I will never coast down the street in neutral. When I'm on my motorcycle, this is especially true. To ME, it's unsafe and you no longer have the ability to accelerate when you need do without performing several steps - clutch in, shift, clutch out, gas. Coasting in neutral for any amount of time regardless of how fast you're going is unsafe. In pilot training, they emphasize workload management. Anything and everything you can do to reduce your workload so you can focus on the situation at hand is key to getting out of emergencies. Everything is a checklist to prepare the plane for whatever it is you need to do. You configure your plane for take-off and landing so you don't have to think about steps 1 & 2 when you're on steps 5 & 6.

This is no different when operating any sort of vehicle. Motorcyclists run a higher risk of being hit because people just don't see them. I've almost been rear ended before and was able to throttle out of the way because I was in gear. Had I been coasting to a stop i neutral, I would have had to clutch in, shift, clutch out and gas. Those are steps you don't have time to do in emergency situations. Now, every time I come to a stoplight, I check my mirrors to make sure the guy behind me is slowing down and I KNOW I'm in a position to GTFO if I need to, and don't need to worry about the steps to get into gear.

I'm also simply used to doing it so there's that. It actually feels strange not to since it's become such a habit. I just like to be consistent, nothing wrong with that. So, no, I don't plan on heel/toe shifting so I can drop it from 4th into 2nd and burn rubber taking a corner. I like being in control of my vehicle and being in gear ANYTIME it's in motion is part of that.

Sorry that was long.
Full foot on pedal is the best way to be in control. Learned that in pursuit driving class. And metal pedals cause loss of control with the least little bit of moisture, mud, other junk that Jeep drivers often have on their shoes. Just my experiences opinion. My other opinion based on seeing many broken bodies is never drive a motorcycle. Very dangerous with no valuable reward. No protection, can't see them, too many drivers texting instead of driving. I learned that at an accident on a hot July afternoon with two victims lying on hot asphalt after being hit at 50 mph when they did a U-turn on a highway and were t-boned. Neither one were able to walk again without crutches.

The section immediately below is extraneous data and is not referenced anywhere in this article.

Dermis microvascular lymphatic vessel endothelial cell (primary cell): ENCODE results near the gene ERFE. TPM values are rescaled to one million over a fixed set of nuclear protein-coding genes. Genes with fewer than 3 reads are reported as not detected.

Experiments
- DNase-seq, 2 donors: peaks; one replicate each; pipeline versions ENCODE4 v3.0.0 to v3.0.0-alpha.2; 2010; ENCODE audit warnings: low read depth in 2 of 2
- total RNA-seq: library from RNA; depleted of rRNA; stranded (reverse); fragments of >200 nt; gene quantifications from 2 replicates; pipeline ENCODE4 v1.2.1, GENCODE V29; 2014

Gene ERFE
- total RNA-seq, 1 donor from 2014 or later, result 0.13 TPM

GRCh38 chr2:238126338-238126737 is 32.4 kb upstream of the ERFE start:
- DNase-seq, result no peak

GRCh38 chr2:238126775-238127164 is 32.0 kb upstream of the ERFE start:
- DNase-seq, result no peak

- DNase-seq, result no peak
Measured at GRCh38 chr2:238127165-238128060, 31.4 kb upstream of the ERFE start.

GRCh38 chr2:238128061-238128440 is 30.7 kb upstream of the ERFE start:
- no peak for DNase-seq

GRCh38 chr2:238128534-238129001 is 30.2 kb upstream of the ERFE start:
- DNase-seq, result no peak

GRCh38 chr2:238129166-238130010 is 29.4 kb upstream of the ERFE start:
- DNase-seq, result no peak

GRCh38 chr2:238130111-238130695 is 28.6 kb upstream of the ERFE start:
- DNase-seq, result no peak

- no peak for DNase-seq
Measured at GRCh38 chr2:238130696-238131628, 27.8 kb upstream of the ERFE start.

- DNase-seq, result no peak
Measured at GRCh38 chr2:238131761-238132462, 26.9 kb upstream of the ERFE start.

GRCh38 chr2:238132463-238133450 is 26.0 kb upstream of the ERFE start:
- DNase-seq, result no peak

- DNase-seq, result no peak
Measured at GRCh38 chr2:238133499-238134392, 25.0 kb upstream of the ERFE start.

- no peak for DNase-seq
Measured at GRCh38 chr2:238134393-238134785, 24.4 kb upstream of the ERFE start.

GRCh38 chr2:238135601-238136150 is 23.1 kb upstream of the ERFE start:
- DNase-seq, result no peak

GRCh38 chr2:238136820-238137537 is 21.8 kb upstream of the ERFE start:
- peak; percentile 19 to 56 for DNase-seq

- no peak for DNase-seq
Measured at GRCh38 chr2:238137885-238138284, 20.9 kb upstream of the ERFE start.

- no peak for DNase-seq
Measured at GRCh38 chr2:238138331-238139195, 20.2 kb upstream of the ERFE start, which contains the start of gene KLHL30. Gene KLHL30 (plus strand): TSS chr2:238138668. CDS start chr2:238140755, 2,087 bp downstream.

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Honestly, I've owned 5 manual transmission vehicles, and never have I felt the need to do any heel toe downshifting as I came to a stop. Yes I would downshift and no I wouldn't coast in neutral.

Feel free to do that if you want but its really unnecessary for the situation you're describing.
 

DanB

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I heel and toe in my Subaru out of habit. My JLU is an auto, it is primarily my daughters vehicle so not my choice, and I miss having a stick when I drive it.

I am sure someone makes a gas pedal you can retrofit but keep in mind if you are ever in an accident and you have "adjusted" your pedals in any way you are opening yourself up to problems.
 

He_Hate_Me_JL

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I guess everyone thinks the only reason someone would want to employ this technique to their daily driving is because race car...

Time to preach:

The number one thing I learned about driving is maintaining control of your vehicle. Yes, I do track days with motorcycles and cars. No, I do not plan on taking the Wrangler to a race track. The purpose for heel/toe shifting is not to drift around a corner on the streets or to show off dem mad skillz yo, but to 1. maintain as much control as I have over my vehicle and 2. reduce wear on the clutch and transmission.

I will never coast down the street in neutral. When I'm on my motorcycle, this is especially true. To ME, it's unsafe and you no longer have the ability to accelerate when you need do without performing several steps - clutch in, shift, clutch out, gas. Coasting in neutral for any amount of time regardless of how fast you're going is unsafe. In pilot training, they emphasize workload management. Anything and everything you can do to reduce your workload so you can focus on the situation at hand is key to getting out of emergencies. Everything is a checklist to prepare the plane for whatever it is you need to do. You configure your plane for take-off and landing so you don't have to think about steps 1 & 2 when you're on steps 5 & 6.